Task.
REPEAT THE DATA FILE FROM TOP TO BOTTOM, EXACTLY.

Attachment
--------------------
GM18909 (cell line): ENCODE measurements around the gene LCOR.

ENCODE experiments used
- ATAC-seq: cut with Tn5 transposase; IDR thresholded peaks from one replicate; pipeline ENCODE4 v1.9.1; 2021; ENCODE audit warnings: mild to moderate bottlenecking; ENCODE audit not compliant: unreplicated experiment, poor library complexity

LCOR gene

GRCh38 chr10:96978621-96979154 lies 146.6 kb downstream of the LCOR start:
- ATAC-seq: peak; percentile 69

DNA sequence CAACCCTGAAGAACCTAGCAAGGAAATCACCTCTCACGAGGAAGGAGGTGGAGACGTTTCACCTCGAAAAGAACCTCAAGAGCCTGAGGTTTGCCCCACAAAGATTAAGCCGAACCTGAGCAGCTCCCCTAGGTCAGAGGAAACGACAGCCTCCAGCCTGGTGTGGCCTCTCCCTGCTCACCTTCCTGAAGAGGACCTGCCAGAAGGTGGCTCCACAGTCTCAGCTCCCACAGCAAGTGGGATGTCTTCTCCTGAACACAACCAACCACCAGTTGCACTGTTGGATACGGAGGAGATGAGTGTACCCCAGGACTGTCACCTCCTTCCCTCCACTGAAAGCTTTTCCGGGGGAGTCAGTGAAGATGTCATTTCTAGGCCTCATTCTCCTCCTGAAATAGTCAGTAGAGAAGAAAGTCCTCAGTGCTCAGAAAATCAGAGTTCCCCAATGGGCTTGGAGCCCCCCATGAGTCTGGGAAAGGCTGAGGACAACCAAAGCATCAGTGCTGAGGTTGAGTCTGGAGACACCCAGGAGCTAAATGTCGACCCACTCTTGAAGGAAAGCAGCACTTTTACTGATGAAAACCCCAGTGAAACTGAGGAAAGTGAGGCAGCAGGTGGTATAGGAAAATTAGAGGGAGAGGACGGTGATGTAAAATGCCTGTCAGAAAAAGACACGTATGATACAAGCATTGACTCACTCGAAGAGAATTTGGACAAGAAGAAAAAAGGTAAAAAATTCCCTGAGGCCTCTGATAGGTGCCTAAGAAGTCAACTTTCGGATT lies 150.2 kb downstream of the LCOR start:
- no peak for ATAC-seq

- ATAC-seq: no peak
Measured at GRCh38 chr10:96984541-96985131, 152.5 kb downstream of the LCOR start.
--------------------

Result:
GM18909 (cell line): ENCODE measurements around the gene LCOR.

ENCODE experiments used
- ATAC-seq: cut with Tn5 transposase; IDR thresholded peaks from one replicate; pipeline ENCODE4 v1.9.1; 2021; ENCODE audit warnings: mild to moderate bottlenecking; ENCODE audit not compliant: unreplicated experiment, poor library complexity

LCOR gene

GRCh38 chr10:96978621-96979154 lies 146.6 kb downstream of the LCOR start:
- ATAC-seq: peak; percentile 69

DNA sequence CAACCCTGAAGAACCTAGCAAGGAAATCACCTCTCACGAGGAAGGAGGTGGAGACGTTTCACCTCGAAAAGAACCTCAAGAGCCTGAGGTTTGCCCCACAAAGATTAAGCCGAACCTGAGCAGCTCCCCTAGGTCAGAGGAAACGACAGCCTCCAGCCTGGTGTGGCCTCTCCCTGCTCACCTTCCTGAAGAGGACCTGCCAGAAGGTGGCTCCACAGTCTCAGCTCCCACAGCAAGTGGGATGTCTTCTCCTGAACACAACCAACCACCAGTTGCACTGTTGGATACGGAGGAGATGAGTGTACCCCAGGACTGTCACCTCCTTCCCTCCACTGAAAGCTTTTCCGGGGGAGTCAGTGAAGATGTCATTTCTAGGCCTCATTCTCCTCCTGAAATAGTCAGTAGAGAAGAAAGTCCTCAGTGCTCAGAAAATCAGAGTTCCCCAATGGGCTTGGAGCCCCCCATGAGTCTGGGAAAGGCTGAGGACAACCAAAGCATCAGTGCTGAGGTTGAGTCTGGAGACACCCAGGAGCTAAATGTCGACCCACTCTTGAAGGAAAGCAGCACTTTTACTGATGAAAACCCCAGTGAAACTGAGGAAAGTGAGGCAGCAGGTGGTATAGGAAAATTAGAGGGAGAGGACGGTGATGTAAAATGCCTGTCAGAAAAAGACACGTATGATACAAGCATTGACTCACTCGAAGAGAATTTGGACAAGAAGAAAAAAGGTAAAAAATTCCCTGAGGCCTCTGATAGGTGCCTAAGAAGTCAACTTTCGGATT lies 150.2 kb downstream of the LCOR start:
- no peak for ATAC-seq

- ATAC-seq: no peak
Measured at GRCh38 chr10:96984541-96985131, 152.5 kb downstream of the LCOR start.